The appearance of the characters in the "print" column will depend on the font in use, and some fonts do not support all Unicode characters. For definitive information about the normal form of the character corresponding to a given Unicode value, see the code pages at

The correspondence listed for each symbol is based primarily upon the normal print form of that symbol as considered by Committee 2, and secondarily upon its "meaning" as so considered, and consequently the meaning or name listed may or may not agree with the name given in a Unicode listing. In general, especially for technical symbols, meanings and usages can vary widely from one work to the next.

Also, because of redundancy in Unicode, it should not be assumed that the value given is necessarily the only suitable one. For example, the "dot multiplication" symbol, listed as corresponding to Unicode 22c5 ("dot operator"), corresponds just as well to 00b7 ("middle dot"). Similarities such as this can be found by examining the information associated with each code on the Unicode web site mentioned above.

Braille Print Unicode Description
  (space) 0020 (no dots) space [2.6]
a a 0061 letter a [3.4] or (in numeric mode) digit 1 [3.5]
b b 0062 letter b [3.4] or (in numeric mode) digit 2 [3.5]
c c 0063 letter c [3.4] or (in numeric mode) digit 3 [3.5]
d d 0064 letter d [3.4] or (in numeric mode) digit 4 [3.5]
e e 0065 letter e [3.4] or (in numeric mode) digit 5 [3.5]
f f 0066 letter f [3.4] or (in numeric mode) digit 6 [3.5]
g g 0067 letter g [3.4] or (in numeric mode) digit 7 [3.5]
h h 0068 letter h [3.4] or (in numeric mode) digit 8 [3.5]
i i 0069 letter i [3.4] or (in numeric mode) digit 9 [3.5]
j j 006a letter j [3.4] or (in numeric mode) digit 0 [3.5]
k k 006b letter k [3.4]
l l 006c letter l [3.4]
m m 006d letter m [3.4]
n n 006e letter n [3.4]
o o 006f letter o [3.4]
p p 0070 letter p [3.4]
q q 0071 letter q [3.4]
r r 0072 letter r [3.4]
s s 0073 letter s [3.4]
t t 0074 letter t [3.4]
u u 0075 letter u [3.4]
v v 0076 letter v [3.4]
x x 0078 letter x [3.4]
y y 0079 letter y [3.4]
z z 007a letter z [3.4]
& n/a n/a superposition indicator [3.20]
= n/a n/a 1. (on a line by itself) cursor indicator [3.17]
= n/a n/a 2. horizontal juxtaposition indicator [3.20]
( n/a n/a general fraction open [3.9]
! 222b integral sign [3.14]
) n/a n/a general fraction close [3.9]
* n/a n/a unassigned in grade 1
< n/a n/a 1. when surrounded by spaces/other d'l segments, diagonal line segment [3.26]
< n/a n/a 2. when followed by nonspace, braille grouping open [3.8] [3.26]
% n/a n/a radical open [3.10]
? n/a n/a first transcriber-defined symbol [3.25]
: n/a n/a bar over previous item (also can terminate shapes) [3.11] [3.19]
$ n/a n/a shape indicator [3.19]
$= 25cb circle [assigned shape] [3.19]
$#aa n/e n/e regular undecagon [assigned shape] [3.19]
$#ab n/e n/e regular dodecagon (etc. for all regular polygons) [assigned shape] [3.19]
$#aj n/e n/e regular decagon [assigned shape] [3.19]
$#c 25b3 regular (equilateral) triangle [assigned shape] [3.19]
$#d 25a1 square [assigned shape] [3.19]
$#e n/e n/e regular pentagon [assigned shape] [3.19]
$#f n/e n/e regular hexagon [assigned shape] [3.19]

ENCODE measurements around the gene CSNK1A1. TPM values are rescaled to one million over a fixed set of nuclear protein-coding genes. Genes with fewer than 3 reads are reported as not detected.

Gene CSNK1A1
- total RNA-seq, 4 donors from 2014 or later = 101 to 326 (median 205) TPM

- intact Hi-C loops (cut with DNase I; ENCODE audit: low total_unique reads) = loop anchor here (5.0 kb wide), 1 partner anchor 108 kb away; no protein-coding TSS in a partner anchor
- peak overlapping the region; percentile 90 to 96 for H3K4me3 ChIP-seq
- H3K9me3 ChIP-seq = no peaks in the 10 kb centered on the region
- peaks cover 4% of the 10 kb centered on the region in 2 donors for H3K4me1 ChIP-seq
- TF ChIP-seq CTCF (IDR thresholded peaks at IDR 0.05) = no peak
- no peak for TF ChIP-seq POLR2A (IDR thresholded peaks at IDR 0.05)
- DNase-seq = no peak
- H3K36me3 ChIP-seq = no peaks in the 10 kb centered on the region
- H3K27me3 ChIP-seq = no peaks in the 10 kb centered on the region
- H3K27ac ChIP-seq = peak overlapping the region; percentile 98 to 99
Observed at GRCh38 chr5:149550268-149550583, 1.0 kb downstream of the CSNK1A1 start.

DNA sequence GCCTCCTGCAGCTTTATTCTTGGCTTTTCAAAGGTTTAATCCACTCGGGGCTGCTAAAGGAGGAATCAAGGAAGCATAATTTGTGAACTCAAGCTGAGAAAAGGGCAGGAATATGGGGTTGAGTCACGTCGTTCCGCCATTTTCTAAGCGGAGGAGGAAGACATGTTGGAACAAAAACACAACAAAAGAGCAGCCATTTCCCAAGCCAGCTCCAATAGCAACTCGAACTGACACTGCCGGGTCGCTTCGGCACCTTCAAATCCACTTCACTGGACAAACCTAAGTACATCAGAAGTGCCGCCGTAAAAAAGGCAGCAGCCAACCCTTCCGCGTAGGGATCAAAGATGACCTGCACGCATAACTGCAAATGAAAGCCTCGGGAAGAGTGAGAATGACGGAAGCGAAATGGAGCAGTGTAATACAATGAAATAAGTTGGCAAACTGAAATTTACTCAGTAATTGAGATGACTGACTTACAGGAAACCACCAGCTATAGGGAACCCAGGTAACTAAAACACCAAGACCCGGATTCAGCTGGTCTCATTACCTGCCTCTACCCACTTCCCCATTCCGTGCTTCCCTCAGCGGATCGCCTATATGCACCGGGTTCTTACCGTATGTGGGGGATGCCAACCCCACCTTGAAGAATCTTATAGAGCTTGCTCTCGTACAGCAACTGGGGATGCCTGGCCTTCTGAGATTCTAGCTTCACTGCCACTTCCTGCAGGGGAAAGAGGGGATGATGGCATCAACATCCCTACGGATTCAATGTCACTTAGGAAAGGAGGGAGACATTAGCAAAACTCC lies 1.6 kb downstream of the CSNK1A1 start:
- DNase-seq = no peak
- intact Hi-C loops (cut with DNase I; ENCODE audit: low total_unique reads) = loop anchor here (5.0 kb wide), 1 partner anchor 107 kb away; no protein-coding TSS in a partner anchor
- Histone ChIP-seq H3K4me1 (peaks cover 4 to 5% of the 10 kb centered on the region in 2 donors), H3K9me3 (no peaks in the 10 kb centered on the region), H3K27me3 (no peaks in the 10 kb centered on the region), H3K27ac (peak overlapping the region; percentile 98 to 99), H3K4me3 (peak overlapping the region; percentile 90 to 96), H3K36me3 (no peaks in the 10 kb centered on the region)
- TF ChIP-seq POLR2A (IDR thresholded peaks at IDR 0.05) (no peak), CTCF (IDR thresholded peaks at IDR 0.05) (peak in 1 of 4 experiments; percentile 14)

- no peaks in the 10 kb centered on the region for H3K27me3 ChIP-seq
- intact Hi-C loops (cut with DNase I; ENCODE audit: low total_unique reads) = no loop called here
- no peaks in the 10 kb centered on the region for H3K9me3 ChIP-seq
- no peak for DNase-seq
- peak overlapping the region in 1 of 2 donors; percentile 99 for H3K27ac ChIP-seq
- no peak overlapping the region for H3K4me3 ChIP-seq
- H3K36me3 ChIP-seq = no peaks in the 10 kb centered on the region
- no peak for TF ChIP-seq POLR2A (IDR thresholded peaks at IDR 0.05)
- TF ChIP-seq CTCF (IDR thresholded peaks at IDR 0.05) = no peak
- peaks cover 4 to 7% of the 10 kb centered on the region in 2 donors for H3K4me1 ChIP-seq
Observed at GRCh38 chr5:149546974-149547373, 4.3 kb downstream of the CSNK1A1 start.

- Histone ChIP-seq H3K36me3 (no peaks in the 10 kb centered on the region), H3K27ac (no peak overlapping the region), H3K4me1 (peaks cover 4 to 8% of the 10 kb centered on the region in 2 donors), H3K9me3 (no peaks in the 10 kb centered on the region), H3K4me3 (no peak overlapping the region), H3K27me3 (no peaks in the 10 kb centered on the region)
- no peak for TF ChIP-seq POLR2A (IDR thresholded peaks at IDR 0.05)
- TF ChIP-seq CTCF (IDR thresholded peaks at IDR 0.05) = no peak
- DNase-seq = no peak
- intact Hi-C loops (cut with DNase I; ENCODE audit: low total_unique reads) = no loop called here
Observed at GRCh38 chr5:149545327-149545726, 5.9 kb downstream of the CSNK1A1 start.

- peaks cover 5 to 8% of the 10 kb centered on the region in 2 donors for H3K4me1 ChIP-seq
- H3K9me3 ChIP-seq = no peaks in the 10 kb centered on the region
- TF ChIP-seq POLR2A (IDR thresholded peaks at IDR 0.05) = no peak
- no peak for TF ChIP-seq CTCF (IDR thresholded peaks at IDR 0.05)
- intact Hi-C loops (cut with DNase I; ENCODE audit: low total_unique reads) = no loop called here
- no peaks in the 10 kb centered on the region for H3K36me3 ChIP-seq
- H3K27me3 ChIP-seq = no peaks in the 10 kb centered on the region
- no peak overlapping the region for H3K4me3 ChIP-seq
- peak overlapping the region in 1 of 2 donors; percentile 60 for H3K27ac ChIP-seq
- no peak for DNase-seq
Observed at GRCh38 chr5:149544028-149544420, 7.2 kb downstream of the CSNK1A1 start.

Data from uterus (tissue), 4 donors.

$#g n/e n/e regular heptagon [assigned shape] [3.19]
$#h n/e n/e regular octagon [assigned shape] [3.19]
$#i n/e n/e regular nonagon [assigned shape] [3.19]
] n/a n/a vertical juxtaposition indicator [3.20]
\ n/a n/a arrow indicator [3.12]
[ n/a n/a physical enclosure indicator [3.20]
w w 0077 letter w [3.4]
1 , 002c comma [3.4]
2 ; 003b semicolon [3.4]
3 : 003a colon [3.4]
4 . 002e period (full stop) or decimal [3.4]
5 n/a n/a level change down (subscript) [3.8]
6 ! 0021 exclamation mark [3.4]
7 2032 prime (when distinguished from apostrophe in print) [3.14]
8 ? 003f question mark, opening nonspecific (double/single) quote [3.4] [3.4]
9 n/a n/a level change up (superscript or exponent) [3.8]
0 n/a n/a closing nonspecific (double/single) quote [3.4] [3.4]
/ n/a n/a simple numeric fraction (in numeric mode) [3.9]
+ n/a n/a 1. radical close [3.10]
+ 2422 2. "visible space" [3.17]
# n/a n/a (before space) spaced numeric indicator [3.5]
#a 1 0031 digit 1 & set numeric & grade 1 word modes [3.5]
#b 2 0032 digit 2 & set numeric & grade 1 word modes [3.5]
#c 3 0033 digit 3 & set numeric & grade 1 word modes [3.5]
#d 4 0034 digit 4 & set numeric & grade 1 word modes [3.5]
#e 5 0035 digit 5 & set numeric & grade 1 word modes [3.5]
#f 6 0036 digit 6 & set numeric & grade 1 word modes [3.5]
#g 7 0037 digit 7 & set numeric & grade 1 word modes [3.5]
#h 8 0038 digit 8 & set numeric & grade 1 word modes [3.5]
#i 9 0039 digit 9 & set numeric & grade 1 word modes [3.5]
#j 0 0030 digit 0 & set numeric & grade 1 word modes [3.5]
#l 2225 parallel to [3.16]
#= 221e infinity sign [3.16]
#? n/a n/a second transcriber-defined symbol [3.25]
#1 , 002c comma & set numeric & grade 1 word modes [3.5]
#4 . 002e dot (decimal point) & set numeric & grade 1 word modes [3.5]
## n/a n/a (before space) initiates numeric passage [3.5]
#' n/a n/a terminates numeric passage [3.5]
#- 22a5 up tack (= perpendicular) [3.16]
#_[ 22be right angle with arc (or similar figure with "squared off" arc) [3.16]
> n/a n/a 1. when surrounded by spaces/other d'l segments, diagonal line segment [3.26]
> n/a n/a 2. when followed by nonspace, braille grouping close [3.8] [3.26]
' ' 0027 apostrophe, nondirectional single quote, "foot" or "minute" sign [3.4]
- - 002d hyphen, minus when not distinguished from hyphen [3.4]
@a @ 0040 at-sign [3.17]